In addition to a lack of professional motivation, few scientists know how to communicate effectively with politicians, provide valuable and timely input to policy questions or connect with government representatives. While Canadian policy-makers rely on parliamentary committees to review and use scientific evidence, academics are largely unaware of the committee process or how to get involved.
Science meets Parliament
We were privileged to be among the scientists who participated in Canada’s inaugural Science Meets Parliament in November 2018.
This non-partisan event brought together academics and policy-makers to promote a mutual understanding of their respective roles and to build new relationships between the two communities. Based on a model founded in Australia more than 20 years ago, the Canadian Science Policy Centre and Mona Nemer, Canada’s Chief Science Advisor, partnered to co-ordinate this two-day program on Parliament Hill.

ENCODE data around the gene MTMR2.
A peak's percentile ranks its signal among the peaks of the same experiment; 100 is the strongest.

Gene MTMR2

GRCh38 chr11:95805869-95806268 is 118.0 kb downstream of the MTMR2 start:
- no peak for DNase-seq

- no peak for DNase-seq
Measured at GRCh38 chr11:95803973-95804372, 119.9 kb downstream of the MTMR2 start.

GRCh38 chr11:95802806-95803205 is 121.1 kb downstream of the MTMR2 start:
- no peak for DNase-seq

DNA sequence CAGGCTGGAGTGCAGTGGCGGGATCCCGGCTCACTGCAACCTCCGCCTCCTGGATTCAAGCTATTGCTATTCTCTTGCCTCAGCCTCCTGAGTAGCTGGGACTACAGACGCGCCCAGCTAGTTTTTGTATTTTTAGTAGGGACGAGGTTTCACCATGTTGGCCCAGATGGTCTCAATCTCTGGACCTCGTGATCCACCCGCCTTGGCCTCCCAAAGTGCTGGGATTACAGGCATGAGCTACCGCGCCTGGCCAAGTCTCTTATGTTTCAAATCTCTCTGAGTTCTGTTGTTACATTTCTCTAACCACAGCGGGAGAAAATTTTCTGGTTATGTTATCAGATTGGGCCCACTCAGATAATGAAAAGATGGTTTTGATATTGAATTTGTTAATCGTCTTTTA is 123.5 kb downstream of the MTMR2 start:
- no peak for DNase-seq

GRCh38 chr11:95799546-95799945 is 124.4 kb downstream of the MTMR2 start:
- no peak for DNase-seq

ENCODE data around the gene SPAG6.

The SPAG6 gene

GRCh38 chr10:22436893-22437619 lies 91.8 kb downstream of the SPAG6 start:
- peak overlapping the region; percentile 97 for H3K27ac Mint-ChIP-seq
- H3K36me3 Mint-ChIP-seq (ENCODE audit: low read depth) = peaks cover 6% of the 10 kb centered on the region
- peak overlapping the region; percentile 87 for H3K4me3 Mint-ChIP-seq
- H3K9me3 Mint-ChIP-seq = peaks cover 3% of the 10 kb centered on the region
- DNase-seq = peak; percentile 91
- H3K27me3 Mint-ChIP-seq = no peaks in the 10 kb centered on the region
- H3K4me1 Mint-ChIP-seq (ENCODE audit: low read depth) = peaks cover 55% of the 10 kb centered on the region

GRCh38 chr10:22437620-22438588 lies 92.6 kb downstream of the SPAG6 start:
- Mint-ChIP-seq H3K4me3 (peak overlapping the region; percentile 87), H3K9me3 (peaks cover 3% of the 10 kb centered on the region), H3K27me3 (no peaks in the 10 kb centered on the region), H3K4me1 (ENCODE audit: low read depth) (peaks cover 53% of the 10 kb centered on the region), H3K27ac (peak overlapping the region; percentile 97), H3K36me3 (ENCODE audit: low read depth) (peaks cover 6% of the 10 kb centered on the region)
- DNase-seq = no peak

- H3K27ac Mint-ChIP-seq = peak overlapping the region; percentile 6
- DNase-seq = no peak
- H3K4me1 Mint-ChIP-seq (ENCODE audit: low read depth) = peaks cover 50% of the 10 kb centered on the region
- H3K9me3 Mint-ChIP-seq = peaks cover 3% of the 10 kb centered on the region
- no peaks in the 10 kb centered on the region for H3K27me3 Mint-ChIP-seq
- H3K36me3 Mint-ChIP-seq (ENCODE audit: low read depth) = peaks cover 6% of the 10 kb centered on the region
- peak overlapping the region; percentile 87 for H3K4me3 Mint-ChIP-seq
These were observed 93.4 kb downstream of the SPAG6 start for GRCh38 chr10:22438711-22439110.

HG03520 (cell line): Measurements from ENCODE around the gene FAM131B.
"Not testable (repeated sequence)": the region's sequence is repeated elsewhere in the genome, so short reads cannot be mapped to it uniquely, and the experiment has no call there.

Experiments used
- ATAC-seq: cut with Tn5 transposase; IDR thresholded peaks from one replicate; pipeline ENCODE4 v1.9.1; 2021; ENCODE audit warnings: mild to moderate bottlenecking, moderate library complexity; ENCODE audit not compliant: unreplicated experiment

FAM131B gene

Science Meets Parliament included workshops where scientists discussed methods for effective communication, the structure of government and legislative processes, national science-related policy issues and methods to assist MPs and senators to advance evidence-informed policy.
Building on our experience from Science Meets Parliament, we are proposing six recommendations for improving science-policy relationships in Canada.
1. Integrate public policy communication into academic training
Effective communications with policy-makers is a key skill that researchers must develop if they are to facilitate the incorporation of science into policy. Yet this element is missing from most graduate programs and faculty training.